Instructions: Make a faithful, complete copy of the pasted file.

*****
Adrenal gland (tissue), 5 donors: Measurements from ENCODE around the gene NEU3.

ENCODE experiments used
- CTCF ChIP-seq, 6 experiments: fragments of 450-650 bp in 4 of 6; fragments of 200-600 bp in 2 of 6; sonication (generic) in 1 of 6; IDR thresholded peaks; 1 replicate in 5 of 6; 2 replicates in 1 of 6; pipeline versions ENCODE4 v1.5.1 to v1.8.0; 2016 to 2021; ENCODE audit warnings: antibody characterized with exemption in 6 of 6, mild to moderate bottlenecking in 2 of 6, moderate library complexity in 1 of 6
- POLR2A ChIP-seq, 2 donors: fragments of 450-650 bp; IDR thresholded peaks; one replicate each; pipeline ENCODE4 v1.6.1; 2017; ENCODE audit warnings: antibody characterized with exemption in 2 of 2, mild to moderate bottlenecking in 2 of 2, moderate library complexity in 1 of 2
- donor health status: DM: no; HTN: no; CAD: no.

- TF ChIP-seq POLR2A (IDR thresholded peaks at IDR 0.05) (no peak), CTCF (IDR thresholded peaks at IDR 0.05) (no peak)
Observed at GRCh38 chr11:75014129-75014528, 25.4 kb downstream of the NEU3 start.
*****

Adrenal gland (tissue), 5 donors: Measurements from ENCODE around the gene NEU3.

ENCODE experiments used
- CTCF ChIP-seq, 6 experiments: fragments of 450-650 bp in 4 of 6; fragments of 200-600 bp in 2 of 6; sonication (generic) in 1 of 6; IDR thresholded peaks; 1 replicate in 5 of 6; 2 replicates in 1 of 6; pipeline versions ENCODE4 v1.5.1 to v1.8.0; 2016 to 2021; ENCODE audit warnings: antibody characterized with exemption in 6 of 6, mild to moderate bottlenecking in 2 of 6, moderate library complexity in 1 of 6
- POLR2A ChIP-seq, 2 donors: fragments of 450-650 bp; IDR thresholded peaks; one replicate each; pipeline ENCODE4 v1.6.1; 2017; ENCODE audit warnings: antibody characterized with exemption in 2 of 2, mild to moderate bottlenecking in 2 of 2, moderate library complexity in 1 of 2
- donor health status: DM: no; HTN: no; CAD: no.

- TF ChIP-seq POLR2A (IDR thresholded peaks at IDR 0.05) (no peak), CTCF (IDR thresholded peaks at IDR 0.05) (no peak)
Observed at GRCh38 chr11:75014129-75014528, 25.4 kb downstream of the NEU3 start.